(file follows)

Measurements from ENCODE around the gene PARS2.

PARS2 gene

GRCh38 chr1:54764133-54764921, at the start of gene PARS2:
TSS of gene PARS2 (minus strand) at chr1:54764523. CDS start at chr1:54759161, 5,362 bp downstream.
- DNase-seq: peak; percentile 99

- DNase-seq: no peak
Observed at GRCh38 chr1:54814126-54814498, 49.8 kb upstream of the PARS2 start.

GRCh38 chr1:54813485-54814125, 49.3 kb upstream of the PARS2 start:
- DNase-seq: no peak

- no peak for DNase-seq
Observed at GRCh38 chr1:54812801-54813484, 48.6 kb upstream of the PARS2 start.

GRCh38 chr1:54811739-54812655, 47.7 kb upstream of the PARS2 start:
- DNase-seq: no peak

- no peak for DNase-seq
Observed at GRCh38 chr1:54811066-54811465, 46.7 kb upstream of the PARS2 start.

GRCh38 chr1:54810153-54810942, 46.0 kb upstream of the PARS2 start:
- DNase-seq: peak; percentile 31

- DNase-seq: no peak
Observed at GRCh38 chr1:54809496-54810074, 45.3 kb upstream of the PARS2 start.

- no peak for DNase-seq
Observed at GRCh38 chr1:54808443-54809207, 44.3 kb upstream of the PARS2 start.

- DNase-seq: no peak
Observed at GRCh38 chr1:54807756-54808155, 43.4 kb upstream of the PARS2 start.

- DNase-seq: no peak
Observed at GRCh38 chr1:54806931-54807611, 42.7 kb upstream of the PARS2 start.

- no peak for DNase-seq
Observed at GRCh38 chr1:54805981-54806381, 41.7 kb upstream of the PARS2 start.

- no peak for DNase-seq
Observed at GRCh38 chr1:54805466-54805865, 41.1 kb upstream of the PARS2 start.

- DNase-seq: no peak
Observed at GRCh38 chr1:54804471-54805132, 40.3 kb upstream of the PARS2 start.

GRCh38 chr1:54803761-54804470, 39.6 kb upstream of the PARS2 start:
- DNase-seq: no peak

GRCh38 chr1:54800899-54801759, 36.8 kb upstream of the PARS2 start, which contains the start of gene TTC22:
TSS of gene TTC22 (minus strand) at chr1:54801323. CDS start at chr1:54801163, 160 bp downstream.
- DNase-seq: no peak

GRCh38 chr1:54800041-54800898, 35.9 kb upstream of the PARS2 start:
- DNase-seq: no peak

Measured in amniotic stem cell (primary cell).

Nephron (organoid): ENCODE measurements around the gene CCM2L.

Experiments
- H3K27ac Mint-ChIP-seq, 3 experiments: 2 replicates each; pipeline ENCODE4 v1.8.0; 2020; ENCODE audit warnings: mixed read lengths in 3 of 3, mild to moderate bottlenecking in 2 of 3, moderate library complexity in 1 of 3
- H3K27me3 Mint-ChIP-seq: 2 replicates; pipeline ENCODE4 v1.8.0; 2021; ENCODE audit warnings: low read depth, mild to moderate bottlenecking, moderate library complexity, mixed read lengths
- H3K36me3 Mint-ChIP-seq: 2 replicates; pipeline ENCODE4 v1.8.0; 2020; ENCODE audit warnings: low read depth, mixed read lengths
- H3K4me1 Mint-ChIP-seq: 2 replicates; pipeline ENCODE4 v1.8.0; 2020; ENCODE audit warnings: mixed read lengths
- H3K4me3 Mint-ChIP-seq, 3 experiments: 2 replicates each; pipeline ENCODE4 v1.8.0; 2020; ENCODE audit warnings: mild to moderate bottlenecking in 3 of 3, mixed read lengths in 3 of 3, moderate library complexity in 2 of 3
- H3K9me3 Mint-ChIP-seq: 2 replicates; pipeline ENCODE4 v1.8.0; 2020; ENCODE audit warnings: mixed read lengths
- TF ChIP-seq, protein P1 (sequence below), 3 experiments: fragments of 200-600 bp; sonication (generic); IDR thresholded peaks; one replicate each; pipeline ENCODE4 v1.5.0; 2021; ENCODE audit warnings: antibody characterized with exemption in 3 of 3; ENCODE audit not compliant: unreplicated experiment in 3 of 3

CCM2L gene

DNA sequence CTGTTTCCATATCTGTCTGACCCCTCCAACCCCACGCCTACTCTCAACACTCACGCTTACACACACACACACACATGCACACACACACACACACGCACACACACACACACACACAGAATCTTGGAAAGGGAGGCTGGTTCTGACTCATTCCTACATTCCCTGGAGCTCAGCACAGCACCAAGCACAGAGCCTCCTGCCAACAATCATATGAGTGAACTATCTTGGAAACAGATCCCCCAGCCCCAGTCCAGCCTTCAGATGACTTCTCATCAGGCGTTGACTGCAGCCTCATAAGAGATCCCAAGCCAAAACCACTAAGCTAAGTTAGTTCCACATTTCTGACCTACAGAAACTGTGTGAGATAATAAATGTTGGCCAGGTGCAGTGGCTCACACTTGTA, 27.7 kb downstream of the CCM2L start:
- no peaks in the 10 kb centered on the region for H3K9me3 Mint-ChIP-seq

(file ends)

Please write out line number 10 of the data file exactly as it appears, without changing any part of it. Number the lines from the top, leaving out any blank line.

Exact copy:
- no peak for DNase-seq